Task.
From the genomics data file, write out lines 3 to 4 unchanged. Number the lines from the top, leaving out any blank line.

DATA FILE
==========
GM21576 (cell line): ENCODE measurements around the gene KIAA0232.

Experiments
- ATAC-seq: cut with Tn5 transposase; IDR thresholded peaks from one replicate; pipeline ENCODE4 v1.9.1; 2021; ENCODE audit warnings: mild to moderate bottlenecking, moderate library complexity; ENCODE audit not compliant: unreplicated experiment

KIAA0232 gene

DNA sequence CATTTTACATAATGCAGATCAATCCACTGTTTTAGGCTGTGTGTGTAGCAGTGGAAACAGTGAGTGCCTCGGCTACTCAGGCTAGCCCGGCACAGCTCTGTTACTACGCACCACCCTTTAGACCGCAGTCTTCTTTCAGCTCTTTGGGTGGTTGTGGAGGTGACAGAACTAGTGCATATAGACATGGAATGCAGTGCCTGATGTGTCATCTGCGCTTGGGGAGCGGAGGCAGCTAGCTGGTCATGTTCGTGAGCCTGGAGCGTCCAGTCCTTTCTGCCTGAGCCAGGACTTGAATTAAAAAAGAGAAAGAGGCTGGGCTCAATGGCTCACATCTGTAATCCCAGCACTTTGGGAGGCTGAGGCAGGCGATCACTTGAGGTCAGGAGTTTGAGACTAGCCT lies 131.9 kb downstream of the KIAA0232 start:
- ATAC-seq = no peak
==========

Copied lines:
- ATAC-seq: cut with Tn5 transposase; IDR thresholded peaks from one replicate; pipeline ENCODE4 v1.9.1; 2021; ENCODE audit warnings: mild to moderate bottlenecking, moderate library complexity; ENCODE audit not compliant: unreplicated experiment

KIAA0232 gene